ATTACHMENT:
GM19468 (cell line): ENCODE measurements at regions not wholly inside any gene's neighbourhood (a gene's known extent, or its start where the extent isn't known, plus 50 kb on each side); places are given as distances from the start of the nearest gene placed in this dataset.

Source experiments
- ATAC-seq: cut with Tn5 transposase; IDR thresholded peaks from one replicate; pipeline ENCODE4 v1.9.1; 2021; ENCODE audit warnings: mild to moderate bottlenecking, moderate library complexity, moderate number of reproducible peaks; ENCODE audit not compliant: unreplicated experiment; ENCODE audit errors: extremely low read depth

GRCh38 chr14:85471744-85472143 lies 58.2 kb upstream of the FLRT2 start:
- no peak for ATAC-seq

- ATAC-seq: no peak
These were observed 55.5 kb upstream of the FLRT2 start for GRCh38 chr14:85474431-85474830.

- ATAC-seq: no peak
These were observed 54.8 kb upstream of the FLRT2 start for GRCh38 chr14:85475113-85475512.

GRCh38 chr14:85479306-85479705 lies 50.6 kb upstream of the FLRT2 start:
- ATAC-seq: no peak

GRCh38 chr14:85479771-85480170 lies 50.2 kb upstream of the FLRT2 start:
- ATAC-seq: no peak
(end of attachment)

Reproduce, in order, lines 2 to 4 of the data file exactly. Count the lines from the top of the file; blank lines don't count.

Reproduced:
Source experiments
- ATAC-seq: cut with Tn5 transposase; IDR thresholded peaks from one replicate; pipeline ENCODE4 v1.9.1; 2021; ENCODE audit warnings: mild to moderate bottlenecking, moderate library complexity, moderate number of reproducible peaks; ENCODE audit not compliant: unreplicated experiment; ENCODE audit errors: extremely low read depth

GRCh38 chr14:85471744-85472143 lies 58.2 kb upstream of the FLRT2 start: